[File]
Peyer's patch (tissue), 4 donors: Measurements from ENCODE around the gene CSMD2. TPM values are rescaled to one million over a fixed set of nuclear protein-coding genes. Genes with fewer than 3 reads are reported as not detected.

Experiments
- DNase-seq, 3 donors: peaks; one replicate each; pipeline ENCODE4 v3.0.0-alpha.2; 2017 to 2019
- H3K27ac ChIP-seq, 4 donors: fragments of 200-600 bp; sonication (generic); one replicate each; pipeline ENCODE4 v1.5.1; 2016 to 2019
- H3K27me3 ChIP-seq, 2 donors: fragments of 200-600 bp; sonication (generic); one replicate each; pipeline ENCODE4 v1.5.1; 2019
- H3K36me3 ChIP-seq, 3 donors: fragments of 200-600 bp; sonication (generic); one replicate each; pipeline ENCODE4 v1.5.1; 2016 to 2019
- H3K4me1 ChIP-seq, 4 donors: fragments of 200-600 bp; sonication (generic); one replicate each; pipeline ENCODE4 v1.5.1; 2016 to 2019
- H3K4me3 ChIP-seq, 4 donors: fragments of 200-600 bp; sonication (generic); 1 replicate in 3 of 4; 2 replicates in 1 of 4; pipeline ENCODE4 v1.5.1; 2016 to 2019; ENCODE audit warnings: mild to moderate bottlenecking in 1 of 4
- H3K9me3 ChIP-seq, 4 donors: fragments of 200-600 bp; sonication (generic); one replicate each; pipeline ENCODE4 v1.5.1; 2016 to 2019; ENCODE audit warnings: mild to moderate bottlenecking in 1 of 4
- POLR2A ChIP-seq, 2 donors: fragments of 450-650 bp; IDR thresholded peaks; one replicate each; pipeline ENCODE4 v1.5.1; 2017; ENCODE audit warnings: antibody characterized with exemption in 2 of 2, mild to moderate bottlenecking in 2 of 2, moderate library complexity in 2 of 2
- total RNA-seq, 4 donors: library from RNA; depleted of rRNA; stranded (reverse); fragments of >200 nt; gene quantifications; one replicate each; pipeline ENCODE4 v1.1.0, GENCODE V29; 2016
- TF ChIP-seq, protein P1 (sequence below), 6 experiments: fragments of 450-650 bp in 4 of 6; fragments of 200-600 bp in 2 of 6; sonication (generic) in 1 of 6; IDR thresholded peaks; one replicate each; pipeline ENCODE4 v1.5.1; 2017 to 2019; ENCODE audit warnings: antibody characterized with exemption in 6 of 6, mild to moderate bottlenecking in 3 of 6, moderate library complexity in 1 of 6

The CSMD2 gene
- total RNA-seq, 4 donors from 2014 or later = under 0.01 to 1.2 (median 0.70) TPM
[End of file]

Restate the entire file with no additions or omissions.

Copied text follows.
Peyer's patch (tissue), 4 donors: Measurements from ENCODE around the gene CSMD2. TPM values are rescaled to one million over a fixed set of nuclear protein-coding genes. Genes with fewer than 3 reads are reported as not detected.

Experiments
- DNase-seq, 3 donors: peaks; one replicate each; pipeline ENCODE4 v3.0.0-alpha.2; 2017 to 2019
- H3K27ac ChIP-seq, 4 donors: fragments of 200-600 bp; sonication (generic); one replicate each; pipeline ENCODE4 v1.5.1; 2016 to 2019
- H3K27me3 ChIP-seq, 2 donors: fragments of 200-600 bp; sonication (generic); one replicate each; pipeline ENCODE4 v1.5.1; 2019
- H3K36me3 ChIP-seq, 3 donors: fragments of 200-600 bp; sonication (generic); one replicate each; pipeline ENCODE4 v1.5.1; 2016 to 2019
- H3K4me1 ChIP-seq, 4 donors: fragments of 200-600 bp; sonication (generic); one replicate each; pipeline ENCODE4 v1.5.1; 2016 to 2019
- H3K4me3 ChIP-seq, 4 donors: fragments of 200-600 bp; sonication (generic); 1 replicate in 3 of 4; 2 replicates in 1 of 4; pipeline ENCODE4 v1.5.1; 2016 to 2019; ENCODE audit warnings: mild to moderate bottlenecking in 1 of 4
- H3K9me3 ChIP-seq, 4 donors: fragments of 200-600 bp; sonication (generic); one replicate each; pipeline ENCODE4 v1.5.1; 2016 to 2019; ENCODE audit warnings: mild to moderate bottlenecking in 1 of 4
- POLR2A ChIP-seq, 2 donors: fragments of 450-650 bp; IDR thresholded peaks; one replicate each; pipeline ENCODE4 v1.5.1; 2017; ENCODE audit warnings: antibody characterized with exemption in 2 of 2, mild to moderate bottlenecking in 2 of 2, moderate library complexity in 2 of 2
- total RNA-seq, 4 donors: library from RNA; depleted of rRNA; stranded (reverse); fragments of >200 nt; gene quantifications; one replicate each; pipeline ENCODE4 v1.1.0, GENCODE V29; 2016
- TF ChIP-seq, protein P1 (sequence below), 6 experiments: fragments of 450-650 bp in 4 of 6; fragments of 200-600 bp in 2 of 6; sonication (generic) in 1 of 6; IDR thresholded peaks; one replicate each; pipeline ENCODE4 v1.5.1; 2017 to 2019; ENCODE audit warnings: antibody characterized with exemption in 6 of 6, mild to moderate bottlenecking in 3 of 6, moderate library complexity in 1 of 6

The CSMD2 gene
- total RNA-seq, 4 donors from 2014 or later = under 0.01 to 1.2 (median 0.70) TPM